Test 1 Study Guide
Test 1 Study Guide WMST 4600
Popular in Psychology of Women 4600
Popular in Psychlogy
This 8 page Study Guide was uploaded by Bridget Ochuko on Saturday September 12, 2015. The Study Guide belongs to WMST 4600 at University of Georgia taught by Malissa A. Clark in Fall 2015. Since its upload, it has received 57 views. For similar materials see Psychology of Women 4600 in Psychlogy at University of Georgia.
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Date Created: 09/12/15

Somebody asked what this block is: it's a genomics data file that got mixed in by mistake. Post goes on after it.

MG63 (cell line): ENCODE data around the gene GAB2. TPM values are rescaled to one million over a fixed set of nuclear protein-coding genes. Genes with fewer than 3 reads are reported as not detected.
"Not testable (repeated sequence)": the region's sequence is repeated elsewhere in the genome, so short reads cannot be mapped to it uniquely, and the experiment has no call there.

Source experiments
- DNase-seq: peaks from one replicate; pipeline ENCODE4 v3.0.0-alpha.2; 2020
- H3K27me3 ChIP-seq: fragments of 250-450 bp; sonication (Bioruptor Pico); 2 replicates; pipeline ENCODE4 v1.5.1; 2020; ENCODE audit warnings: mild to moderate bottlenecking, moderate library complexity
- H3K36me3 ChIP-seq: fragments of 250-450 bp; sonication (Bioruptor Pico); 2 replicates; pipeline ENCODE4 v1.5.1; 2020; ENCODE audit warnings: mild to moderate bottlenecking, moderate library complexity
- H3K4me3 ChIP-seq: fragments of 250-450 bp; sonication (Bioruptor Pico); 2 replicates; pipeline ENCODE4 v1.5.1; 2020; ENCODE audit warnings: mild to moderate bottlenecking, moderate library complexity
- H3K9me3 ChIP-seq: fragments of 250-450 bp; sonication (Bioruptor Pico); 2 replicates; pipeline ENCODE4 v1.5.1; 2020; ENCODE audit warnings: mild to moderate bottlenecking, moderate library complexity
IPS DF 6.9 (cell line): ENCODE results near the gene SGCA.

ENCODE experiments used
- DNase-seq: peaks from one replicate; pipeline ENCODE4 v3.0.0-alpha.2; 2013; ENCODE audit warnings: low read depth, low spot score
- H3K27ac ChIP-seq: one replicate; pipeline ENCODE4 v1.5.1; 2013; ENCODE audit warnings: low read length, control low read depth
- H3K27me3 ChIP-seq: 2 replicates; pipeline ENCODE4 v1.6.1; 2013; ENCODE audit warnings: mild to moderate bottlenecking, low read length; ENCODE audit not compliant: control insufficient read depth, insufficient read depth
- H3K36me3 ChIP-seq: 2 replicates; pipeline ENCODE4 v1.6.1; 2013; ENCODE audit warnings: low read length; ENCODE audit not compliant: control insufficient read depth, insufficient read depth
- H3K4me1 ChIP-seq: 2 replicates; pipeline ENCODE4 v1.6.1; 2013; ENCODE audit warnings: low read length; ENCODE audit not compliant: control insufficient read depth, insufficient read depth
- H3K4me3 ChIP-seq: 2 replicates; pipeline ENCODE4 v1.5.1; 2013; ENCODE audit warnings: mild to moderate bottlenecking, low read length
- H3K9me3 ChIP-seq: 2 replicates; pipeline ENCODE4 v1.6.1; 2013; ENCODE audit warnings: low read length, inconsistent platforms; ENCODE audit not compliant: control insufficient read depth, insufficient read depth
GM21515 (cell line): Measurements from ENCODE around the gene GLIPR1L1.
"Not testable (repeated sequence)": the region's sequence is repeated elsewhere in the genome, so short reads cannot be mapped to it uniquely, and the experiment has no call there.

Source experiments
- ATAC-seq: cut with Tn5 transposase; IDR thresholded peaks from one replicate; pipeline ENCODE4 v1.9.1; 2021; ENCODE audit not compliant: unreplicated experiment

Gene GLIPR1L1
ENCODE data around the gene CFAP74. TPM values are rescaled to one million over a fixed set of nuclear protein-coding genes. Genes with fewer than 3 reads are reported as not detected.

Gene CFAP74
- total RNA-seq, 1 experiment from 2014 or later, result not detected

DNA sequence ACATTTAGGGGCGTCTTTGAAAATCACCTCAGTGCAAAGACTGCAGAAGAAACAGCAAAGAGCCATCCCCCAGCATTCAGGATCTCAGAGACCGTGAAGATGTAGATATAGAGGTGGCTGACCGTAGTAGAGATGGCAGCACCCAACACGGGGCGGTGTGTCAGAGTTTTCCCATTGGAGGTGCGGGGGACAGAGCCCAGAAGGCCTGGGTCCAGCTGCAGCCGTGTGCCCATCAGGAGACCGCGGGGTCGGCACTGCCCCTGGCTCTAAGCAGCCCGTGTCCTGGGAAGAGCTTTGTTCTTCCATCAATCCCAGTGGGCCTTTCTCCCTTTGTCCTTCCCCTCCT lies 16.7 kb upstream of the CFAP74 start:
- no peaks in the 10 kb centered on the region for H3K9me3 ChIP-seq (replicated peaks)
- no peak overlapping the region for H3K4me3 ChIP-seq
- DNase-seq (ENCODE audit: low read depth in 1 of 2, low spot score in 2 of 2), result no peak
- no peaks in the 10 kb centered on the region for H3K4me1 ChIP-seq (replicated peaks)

WMST Test 1 Study Guide 09122015 Chapter 1 Sex and Gender biological characteristics related to reproduction hormones etc o Intersex is possible during birth the genitalia are neither male nor female 0 Gender determines masculinity from femininity man and woman psychology characteristics and social categories that human culture creates 0 Transgender someone whose internal gender identity doesn t match with what someone is assigned to at birth Gender identity differs from sexual orientation Cisgende your gender identity matches with the sex you were assigned at birth opposite of transgender 0 quotDoing Genderquot acting out characteristics that are associated with your particular gender Cultures with Multiple GendersGender Views 0 Native American cultures 0 Man 0 Woman 0 Womanman man who is biologically male but adopts many of the characteristics of a female 0 Manwoman viceversa o The Agta Negrito 0 Society in the Philippines that challenges the ides of males as breadwinners and females as hunters o Tahiti o The roles of men and women are the same 0 An androgynous culture lntersectionaity looking at the intersections between different minorities to examine their individual oppression or discrimination Each intersection makes every individuals experiences different Feminism The Fword Feminist Approaches 0 Liberal Feminism emphasizes the goal of gender equality giving women and men the same rights and opportunities argue that people can achieve this goal by passing laws that guarantee equal rights for women Cultural Feminism emphasizes the positive qualities that are presumed to be stronger in women than in men nurturing and caretaking Focuses on gender differences that value women rather than on the gender similarities of liberal feminism Argue that that society should be reconstructed to emphasize cooperation rather than aggression Radical Feminism argue that the basic cause of women s oppression lies deep in the entire sex and gender system rather than in some super cial society emphasize that sexism permeates our society often argue that our society needs to dramatically change its policies on sexuality and on violence against women WomenofColor Feminism emphasize that feminism must pay attention to other human dimensions such as ethnicity and social class Psychological Approaches Approaches to gender similarity and difference 0 The Similarities Perspective even though men and women are the same the difference comes from social constructionsm society determines how men and women should act 0 The Differences Perspective men and women are very different from one another socially and intellectually essentialism this cannot be changed they are innate differences valuing the differences men and women have Women and Ethnicity The WhitePrivilege Concept the idea that people who are Caucasian often take for granted their unearned advantage invisible advantages WhiteasNormative Concept white is the standard race in our culture but others are de ned by their races USCentered Nationalism the idea that America is taking an egocentric standpoint and comparing everyone else to us Potential Problems and Biases in Current Research The Scienti c Method 0 Identify and state the problem 0 Design a research study 0 Measure the variables Constructs things that are not observable on the surface a Example judging people s happiness levels 0 Analysis of the data 0 Conclusions from research The scienti c method is a very objective way to obtain the truth we assume that it is not in uenced by the scientist s beliefs values etc o It is known that most studies are not ideal Formulating the Hypothesis 0 Using a biased theory 0 Formulating a hypothesis on the basis of unrelated research 0 Asking questions only from certain content areas Designing the Study 0 Selecting the operational definitions the researcher must gure out how to measure the construct 0 Choosing the participants 0 Choosing the researcher 0 Including confounding variables Performing the Study 0 In uencing the outcome through researcher expectancy o In uencing the outcome through participants expectancies Stereotype threat the idea that you are nervous about essentially con rming a stereotype that your group is known for o Interpreting the Data 0 Emphasizing statistical signi cance rather than practical signi cance determining whether the results are true results or results gained just by chance The more people you have in your study the closer you ll get to a statistical signi cance 0 Ignoring alternate explanations o Misinterpreting correlational data Correlation is not causation just because two things are related doesn t mean one caused the other 0 Making inappropriate generalizations A Dangerous Assumption 0 If we nd a quotsex difference in something that means all men are one way and all women are another way 0 Statistically when we nd a difference between the two groups it s much smaller than people assume it to be 0 Communicating the Findings 0 Leaving out analyses that show gender similarities 0 Choosing a title that focuses on gender differences 0 Journal editors rejecting studies that show gender similarities Journals want a signi cant result differences 0 Secondary sources emphasizing gender differences instead of gender similarities Critical Thinking and the Psychology of Women 0 Ask thoughtful questions about what you see or hear a Look for potential biases at each step of the research process 0 Determine whether conclusions are supported by the evidence that has been presented 0 Suggest alternative interpretations of the evidence Chapter 2 Biased Representations of Women and Men Stereotypes beliefsassumptions about a groups characteristics can be positive or negative generalize a characteristic about every single person in that group Prejudice an emotional reaction or attitude towards a group Discrimination biased behavior towards a group 0 Hopkins v Price Waterhouse 1987 only woman among 88 candidates up for partner she had a very good interview and everyone thought she would get it but she didn t the reason she didn t get the job was because she quotwasn t feminine enoughquot Hopkins won the case Invisibility of Women in Historical Accounts history on women didn t exist until the 60 s research shows in history women are just ignored and invisible 0 Due to the fact that many women s place was in the home in history 0 Textbooks in schools all across the country showed there was more representation of men than women in history books through writing and pictures Philosophers Representation of Women philosophers that have the most recognition depicted women as inferior to men Gender Biases in Religion and Mythology women seen as a piece of man Adam and Eve another example is the sanctity of women Greek goddesses Mary Gender Biases in Language male as the normative referent female being a subset of that 0 Example Dr vs Female Dr quotyou guysquot Gender Bias in the Media Sarah Palin being described as the quotsexy candidatequot Women being portrayed in a violent way Princesses in Disney movies Gender Bias in Media 0 Women are often underrepresented and if they are present they are often inaudible 0 Women are more often shown doing work in the house rather than outside the house 0 Men are often treated more seriously than women especially in politics 0 Women s bodies are used differently than men s bodies 0 Women of color are underrepresented and when shown often in a very biased and stereotypical way Black women are shown more often than other women of color 0 Lower class social women are underrepresented and shown in a very biased way 0 STEM Science Technology Engineering and Math 0 There are very few women in this line of work because at a certain age it is not socially acceptable People s Beliefs About Women and Men 0 The Content of Stereotypes o Communion Communal emphasizes a relationship between you and other people Terms associated with this being gentlewarm Stereotypically feminine 0 Agency Agentic a concern for your own self interest Terms associated with this selfcon dent competitive Stereotypically masculine Often times the stereotypes are implicitbiases that you don t overtly demonstrate in your actions but you hold them in the back of your mind Descriptive vs Prescriptive Stereotypes Descriptive describes what people to be on average men vs women Prescriptive includes standards of behavior describing speci c traits that are desirable v undesirable 0 Women being too domineering and arrogant 0 Men weak and emotionally yielding The Complexity of Contemporary Sexism 0 Double bind for women a tightrope women walk between acting stereotypically feminine and wanting to be viewed as a leader not seen as persuasive women acting too masculineassertive seen as quotbossyquot or a bitch Hostile sexism blatant sexism based on the idea that women should be subservient to men and know their face involves feelings of hostility towards women Benevolent sexism subtle sexism idea that women have a niceness and purity that needs to be protected Chapter 3 Infancy and Childhood some of Chapter 4 Gender Development 0 Ideas at birth are already well formed this idea of socialization of genders starts very early 0 Social construction5m people constructinvent their own versions of reality based on prior expectations or their beliefs Theories of Gender Development a Social Learning Approach Children learn gender related behaviors from other people 0 Children are rewarded for gender appropriate behavior and punished for gender inappropriate behavior 0 Children watch and imitate the behavior of other people of their own gender modeling a The Cognitive Development Approach really centered on thoughts children are very active thinkers that take in all the information they hear 0 Children develop powerful gender schemas general concepts that we use to organize our thoughts 0 Children use gender schemas to evaluate themselves other people and other things children determining what their gender identity is begins very early in age 0 These are reinforces through gender typed activities 0 Chores 0 Toys Factors that Shape Gender Typing parents have the least in uence on children as opposed to media and peers Conversations about emotions parents talk to daughters about other people and their emotions parents don t talk to their sons as much Attitudes about aggression created by society Attitudes about independence mixed research on whether parents foster this these differences are getting smaller with time less in uenced by gender more in uenced by birth order Peers 0 Rejection of nontraditional behavior by adults forcing this on children 0 Gender segregation boys play with boys and girls play with girls 0 Gender prejudice associating with people that are similar to you 0 Differential treatment one example is how girls are judged and treated based on their quotlevel of attractivenessquot School 0 Teachers are more likely to call on boys and give them praise for correct answers rather than girls 0 Raceethnicity and social class play a role in teachers shaping stereotypes The media 0 Marketing of toys 0 Marketing of clothing a Television and video games The more TV watching the more stereotypical someone s beliefs will be 0 Books main characters in books tend to be boys rather than girls 21